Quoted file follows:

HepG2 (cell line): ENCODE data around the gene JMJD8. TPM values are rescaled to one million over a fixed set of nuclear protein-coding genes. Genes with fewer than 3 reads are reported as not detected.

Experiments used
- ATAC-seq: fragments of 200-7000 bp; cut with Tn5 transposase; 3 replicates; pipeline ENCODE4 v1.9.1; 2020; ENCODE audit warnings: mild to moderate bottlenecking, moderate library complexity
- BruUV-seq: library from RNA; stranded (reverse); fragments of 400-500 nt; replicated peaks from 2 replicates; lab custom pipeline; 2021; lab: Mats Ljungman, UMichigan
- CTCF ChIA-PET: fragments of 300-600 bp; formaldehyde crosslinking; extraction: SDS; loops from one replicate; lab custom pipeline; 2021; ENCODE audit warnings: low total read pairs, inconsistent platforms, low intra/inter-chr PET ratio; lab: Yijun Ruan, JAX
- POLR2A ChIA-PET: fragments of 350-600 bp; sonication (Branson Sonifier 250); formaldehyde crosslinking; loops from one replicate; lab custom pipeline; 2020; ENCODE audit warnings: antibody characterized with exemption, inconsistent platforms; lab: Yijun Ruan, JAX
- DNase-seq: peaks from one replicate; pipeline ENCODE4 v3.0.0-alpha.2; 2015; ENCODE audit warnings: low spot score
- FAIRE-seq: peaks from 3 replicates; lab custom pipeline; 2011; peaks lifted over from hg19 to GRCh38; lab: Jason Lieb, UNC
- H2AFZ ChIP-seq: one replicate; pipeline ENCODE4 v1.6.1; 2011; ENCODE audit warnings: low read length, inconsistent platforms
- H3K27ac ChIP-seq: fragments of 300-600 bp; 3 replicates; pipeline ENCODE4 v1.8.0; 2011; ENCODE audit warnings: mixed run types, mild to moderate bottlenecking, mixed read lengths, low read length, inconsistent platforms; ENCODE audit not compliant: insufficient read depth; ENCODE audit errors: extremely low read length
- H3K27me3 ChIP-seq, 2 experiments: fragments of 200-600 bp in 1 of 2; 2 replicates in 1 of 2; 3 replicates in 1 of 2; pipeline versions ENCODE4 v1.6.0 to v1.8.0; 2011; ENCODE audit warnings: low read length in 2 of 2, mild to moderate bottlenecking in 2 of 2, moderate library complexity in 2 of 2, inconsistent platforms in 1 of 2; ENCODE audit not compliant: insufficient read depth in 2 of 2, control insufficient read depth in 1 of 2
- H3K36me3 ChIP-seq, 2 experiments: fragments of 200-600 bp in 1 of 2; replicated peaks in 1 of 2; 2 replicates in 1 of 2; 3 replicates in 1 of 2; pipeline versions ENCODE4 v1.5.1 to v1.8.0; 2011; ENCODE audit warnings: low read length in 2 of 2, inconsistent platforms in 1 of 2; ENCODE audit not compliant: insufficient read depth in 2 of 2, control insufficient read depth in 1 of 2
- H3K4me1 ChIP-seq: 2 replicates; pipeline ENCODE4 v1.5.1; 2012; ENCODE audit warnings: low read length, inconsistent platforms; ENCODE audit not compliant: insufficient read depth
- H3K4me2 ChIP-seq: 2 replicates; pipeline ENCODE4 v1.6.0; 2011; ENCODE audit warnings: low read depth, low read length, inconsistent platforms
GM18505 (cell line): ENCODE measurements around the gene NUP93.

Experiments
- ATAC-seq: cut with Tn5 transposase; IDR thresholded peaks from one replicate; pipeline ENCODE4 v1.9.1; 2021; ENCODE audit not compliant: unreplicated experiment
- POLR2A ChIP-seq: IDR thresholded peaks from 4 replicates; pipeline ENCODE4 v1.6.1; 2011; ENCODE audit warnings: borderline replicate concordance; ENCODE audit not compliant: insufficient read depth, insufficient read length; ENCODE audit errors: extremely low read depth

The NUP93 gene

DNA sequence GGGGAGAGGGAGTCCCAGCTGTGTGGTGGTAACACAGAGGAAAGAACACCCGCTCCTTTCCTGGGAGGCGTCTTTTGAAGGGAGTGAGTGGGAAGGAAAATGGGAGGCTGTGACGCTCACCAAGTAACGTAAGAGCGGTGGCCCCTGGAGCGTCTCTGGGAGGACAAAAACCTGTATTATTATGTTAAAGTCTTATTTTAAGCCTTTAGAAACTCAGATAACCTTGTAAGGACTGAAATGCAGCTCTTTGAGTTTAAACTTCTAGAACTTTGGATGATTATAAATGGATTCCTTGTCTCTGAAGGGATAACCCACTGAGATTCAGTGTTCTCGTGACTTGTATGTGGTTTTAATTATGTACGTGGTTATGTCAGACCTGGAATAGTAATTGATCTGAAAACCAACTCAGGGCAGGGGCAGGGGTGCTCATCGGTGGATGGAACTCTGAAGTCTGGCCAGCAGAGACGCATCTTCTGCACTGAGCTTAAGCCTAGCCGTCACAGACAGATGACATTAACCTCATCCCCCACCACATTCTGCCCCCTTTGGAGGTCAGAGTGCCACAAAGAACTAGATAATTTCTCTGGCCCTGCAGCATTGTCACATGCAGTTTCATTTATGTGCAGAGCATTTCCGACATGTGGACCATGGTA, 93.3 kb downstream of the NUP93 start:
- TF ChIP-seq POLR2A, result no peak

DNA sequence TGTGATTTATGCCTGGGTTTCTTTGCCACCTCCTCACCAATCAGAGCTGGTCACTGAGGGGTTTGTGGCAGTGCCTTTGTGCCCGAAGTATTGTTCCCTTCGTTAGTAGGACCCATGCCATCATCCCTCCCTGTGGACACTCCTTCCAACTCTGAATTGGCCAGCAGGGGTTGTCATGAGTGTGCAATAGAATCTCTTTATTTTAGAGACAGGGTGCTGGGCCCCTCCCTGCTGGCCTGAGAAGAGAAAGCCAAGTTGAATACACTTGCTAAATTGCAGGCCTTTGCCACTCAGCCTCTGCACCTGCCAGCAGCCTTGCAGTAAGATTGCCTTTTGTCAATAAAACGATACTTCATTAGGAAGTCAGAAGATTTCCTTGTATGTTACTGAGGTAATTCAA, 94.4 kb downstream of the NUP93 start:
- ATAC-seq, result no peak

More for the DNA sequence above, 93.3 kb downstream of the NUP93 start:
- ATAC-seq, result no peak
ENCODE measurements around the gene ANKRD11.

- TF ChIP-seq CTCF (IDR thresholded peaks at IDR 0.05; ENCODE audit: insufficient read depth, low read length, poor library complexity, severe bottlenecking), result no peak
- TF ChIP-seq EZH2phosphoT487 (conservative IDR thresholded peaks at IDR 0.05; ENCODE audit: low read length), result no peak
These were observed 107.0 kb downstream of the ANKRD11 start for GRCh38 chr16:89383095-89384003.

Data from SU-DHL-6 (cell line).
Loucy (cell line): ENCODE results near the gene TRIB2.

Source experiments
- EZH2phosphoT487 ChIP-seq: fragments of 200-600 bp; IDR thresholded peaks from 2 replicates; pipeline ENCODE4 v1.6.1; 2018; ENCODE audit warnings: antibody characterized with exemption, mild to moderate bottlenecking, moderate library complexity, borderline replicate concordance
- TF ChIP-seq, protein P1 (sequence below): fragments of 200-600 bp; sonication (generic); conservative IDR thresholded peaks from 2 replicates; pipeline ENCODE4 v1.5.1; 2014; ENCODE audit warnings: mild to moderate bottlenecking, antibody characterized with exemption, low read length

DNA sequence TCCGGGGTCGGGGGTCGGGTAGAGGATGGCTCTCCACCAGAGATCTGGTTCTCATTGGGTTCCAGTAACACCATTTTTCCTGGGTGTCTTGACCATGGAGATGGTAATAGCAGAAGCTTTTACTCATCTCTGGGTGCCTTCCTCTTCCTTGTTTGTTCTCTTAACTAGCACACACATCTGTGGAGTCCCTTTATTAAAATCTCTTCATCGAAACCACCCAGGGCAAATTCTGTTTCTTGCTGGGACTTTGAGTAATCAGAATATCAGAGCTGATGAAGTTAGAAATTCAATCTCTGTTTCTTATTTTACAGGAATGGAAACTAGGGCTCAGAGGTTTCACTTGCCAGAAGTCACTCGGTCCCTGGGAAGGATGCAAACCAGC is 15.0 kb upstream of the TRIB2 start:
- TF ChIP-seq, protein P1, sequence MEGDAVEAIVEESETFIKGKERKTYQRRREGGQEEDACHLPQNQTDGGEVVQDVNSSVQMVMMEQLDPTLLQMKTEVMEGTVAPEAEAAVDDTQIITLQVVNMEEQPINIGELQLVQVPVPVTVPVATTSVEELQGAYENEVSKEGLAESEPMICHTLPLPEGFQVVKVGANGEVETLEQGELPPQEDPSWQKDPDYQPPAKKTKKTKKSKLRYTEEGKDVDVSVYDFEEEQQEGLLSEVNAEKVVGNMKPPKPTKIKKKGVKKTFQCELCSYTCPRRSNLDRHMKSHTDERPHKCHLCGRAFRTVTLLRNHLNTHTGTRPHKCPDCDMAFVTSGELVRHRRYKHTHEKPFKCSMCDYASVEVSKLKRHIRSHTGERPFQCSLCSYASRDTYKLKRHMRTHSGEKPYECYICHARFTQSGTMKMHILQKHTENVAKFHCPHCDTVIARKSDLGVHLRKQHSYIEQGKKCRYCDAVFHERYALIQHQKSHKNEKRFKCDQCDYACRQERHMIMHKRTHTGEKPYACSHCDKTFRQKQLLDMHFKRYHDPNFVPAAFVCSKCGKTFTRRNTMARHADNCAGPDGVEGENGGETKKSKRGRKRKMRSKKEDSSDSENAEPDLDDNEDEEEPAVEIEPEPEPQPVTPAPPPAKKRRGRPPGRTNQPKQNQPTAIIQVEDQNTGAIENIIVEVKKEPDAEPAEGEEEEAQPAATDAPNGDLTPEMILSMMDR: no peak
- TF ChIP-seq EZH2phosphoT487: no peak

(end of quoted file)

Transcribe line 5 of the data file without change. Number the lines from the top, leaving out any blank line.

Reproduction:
- CTCF ChIA-PET: fragments of 300-600 bp; formaldehyde crosslinking; extraction: SDS; loops from one replicate; lab custom pipeline; 2021; ENCODE audit warnings: low total read pairs, inconsistent platforms, low intra/inter-chr PET ratio; lab: Yijun Ruan, JAX